The improved ejection fraction seen with training in our adolescent population agrees with previous studies in healthy individuals (24). However, unlike adults, in whom changes in end-diastolic volume underlie improved ejection fraction (25), the adolescents with type 1 diabetes in this study appeared to rely more on reductions in end-systolic volume to increase stroke volume and ejection fraction after training (24). Indeed, the reductions in resting end-systolic volume and ejection fraction, without changes in total peripheral resistance or arterial blood pressure, are consistent with increased resting contractility.

We note that although the control with diabetes in our cohort was not within the International Society for Pediatric and Adolescent Diabetes guidelines (HbA1c <7.5%), they were in a range consistent with glycemic control in adolescents internationally. The DCCT trial indicated that among intensively treated adolescents, the average HbA1c was 8.1%, and this changed little over time (26). A large cohort of 27,035 with type 1 diabetes in Austria in 2008 showed a mean HbA1c of 8.0% between 12 and 16 years of age (27). Similarly, a study of patients on insulin pumps and continuous glucose monitoring showed mean HbA1c levels between 8.0 and 8.2% among adolescents (28). The SWEET registry of multiple European sites in 2016 demonstrated a mean HbA1c of 8.2% for patients on multiple daily injections (interquartile range 7.3–9.4%) in children aged 12–18 years (29). Thus, the range of HbA1c levels in this group is similar to those reported internationally. Although we accept that this is not an ideal glycemic control, it is extremely difficult to achieve better control in adolescents. There were no associations between glycemic control and cardiac function (at baseline or during exercise) in the current study, although glycemic control was inversely associated with aerobic capacity in the adolescent cohort. Similarly, data on adult elite athletes with diabetes indicated that better glycemic control resulted in improved cardiovascular performance (12). Specifically, Baldi and Hofman (12) showed that athletes with diabetes were able to achieve a similar cardiopulmonary response as those without diabetes, but this response was reduced by poor glycemic control. Thus, our data cannot be extrapolated to patients with good glycemic control. In addition, Niranjan et al. (30) showed in a small 7-year follow-up study in nonathlete adults with diabetes that those with higher HbA1c had decreased exercise capacity, maximal heart rate, and cardiac and stroke indices.

Although regular exercise potentially could improve HbA1c, the majority of studies have failed to show this (3134). Exercise training improved aerobic capacity in this study without affecting glucose control in the participants with diabetes, suggesting that the effects of glycemic status and exercise training may work independently to improve aerobic capacity. Nadeau et al. (35) have recently shown that insulin resistance may independently decrease exercise capacity in nonobese youth with type 1 diabetes, being a stronger correlate than HbA1c. We did not directly measure insulin resistance in our study, but insulin dose decreased by ∼10% after training, an indirect measure of insulin sensitivity.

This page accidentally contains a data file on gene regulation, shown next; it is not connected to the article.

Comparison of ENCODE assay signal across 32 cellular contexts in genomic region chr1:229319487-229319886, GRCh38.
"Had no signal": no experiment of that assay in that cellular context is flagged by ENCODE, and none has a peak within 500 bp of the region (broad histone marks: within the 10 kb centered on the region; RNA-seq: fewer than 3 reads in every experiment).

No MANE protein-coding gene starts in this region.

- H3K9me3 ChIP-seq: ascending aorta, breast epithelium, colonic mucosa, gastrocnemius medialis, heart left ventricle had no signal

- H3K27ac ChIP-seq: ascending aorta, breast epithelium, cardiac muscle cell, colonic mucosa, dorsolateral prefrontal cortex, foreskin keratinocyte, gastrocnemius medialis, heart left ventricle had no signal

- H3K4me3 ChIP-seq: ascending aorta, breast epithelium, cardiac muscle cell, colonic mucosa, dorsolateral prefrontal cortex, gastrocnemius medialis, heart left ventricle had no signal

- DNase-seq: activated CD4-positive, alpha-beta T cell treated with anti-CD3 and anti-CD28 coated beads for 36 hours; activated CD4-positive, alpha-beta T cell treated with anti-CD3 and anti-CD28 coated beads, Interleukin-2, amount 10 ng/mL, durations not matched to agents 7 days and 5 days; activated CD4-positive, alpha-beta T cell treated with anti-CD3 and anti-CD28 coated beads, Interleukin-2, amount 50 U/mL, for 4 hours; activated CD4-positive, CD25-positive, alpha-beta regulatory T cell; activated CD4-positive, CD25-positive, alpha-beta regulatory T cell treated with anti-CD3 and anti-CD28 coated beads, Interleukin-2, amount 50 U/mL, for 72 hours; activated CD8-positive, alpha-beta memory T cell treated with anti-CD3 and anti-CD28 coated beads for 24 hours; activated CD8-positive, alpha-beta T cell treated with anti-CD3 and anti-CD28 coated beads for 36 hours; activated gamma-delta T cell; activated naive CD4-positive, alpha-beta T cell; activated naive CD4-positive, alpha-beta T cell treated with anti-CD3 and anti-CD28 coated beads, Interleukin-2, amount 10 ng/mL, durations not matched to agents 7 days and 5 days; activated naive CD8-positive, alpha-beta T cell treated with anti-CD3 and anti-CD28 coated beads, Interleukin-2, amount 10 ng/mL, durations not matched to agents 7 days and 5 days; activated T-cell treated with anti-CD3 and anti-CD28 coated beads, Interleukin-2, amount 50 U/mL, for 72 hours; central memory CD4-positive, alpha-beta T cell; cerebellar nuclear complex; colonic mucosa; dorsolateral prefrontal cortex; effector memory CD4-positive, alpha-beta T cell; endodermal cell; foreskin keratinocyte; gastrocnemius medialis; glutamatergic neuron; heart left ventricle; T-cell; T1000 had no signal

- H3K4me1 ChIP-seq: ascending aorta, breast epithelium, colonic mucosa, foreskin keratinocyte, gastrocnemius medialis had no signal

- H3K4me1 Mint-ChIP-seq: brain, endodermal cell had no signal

It is important to note that our study has a few limitations. Our sample size was relatively small. However, to our knowledge, this is the largest study ever performed using MRI scans to examine the effects of exercise on cardiac function in subjects with diabetes. There were also a large number of pairwise statistical comparisons carried out without adjustment for multiple comparisons. This is a potential limitation that would have inflated the likelihood of type 1 errors. Thus, our findings need to be interpreted accordingly. The age difference between groups (mean difference of 1 year) could have contributed to the baseline differences seen in the study, although this is unlikely, as the cardiac parameters were controlled for age during analysis. Moreover, previous studies have shown that aerobic capacity does not substantively change with age in adolescence, and, when adjusted for body weight, it actually declines slightly (36). The participants in this study also had HbA1c levels above the recommended limits (<7.5%); therefore, interpretation of our findings cannot be extended to well-controlled youth with diabetes.

In summary, regular intense exercise over 20 weeks was associated with clinically relevant improvements in aerobic capacity and improved left ventricular function. However, in trained adolescents with diabetes, these improvements only achieved levels similar to untrained control subjects without diabetes. In trained adolescents with type 1 diabetes, increased stroke volume was achieved by both increased end-diastolic volume and reduced end-systolic volume, consistent with improved filling and increased left ventricular contractility after training. Given the potential to prevent or reverse the progressive diastolic abnormalities that occur in diabetes, our data support regular intense exercise in adolescents with diabetes.

Clinical trial reg. no. ACTRN12608000075381, www.anzctr.org.au.

Acknowledgments. The authors thank all of the participants and families for involvement and support throughout the study and Janene Biggs (Liggins Institute) and the Center for Advanced MRI staff at the University of Auckland for assistance with the study.

Funding. This work was supported in part by grants from the Australasian Paediatric Endocrine Group and the Maurice and Phyllis Paykel Trust.

Duality of Interest. No potential conflicts of interest relevant to this article were reported.

Author Contributions. S.G., J.C.B., W.S.C., and P.L.H. conceived and designed the study. S.G. coordinated the trial and supervised training sessions. S.G. and T.P. performed the assessments. S.G., T.P., and T.H. researched data. S.G. and J.G.B.D. carried out statistical analysis. S.G., J.C.B., J.G.B.D., and P.L.H. wrote the manuscript with input from all of the other authors. P.L.H. is the guarantor of this work and, as such, had full access to all of the data in the study and takes responsibility for the integrity of the data and the accuracy of the data analysis.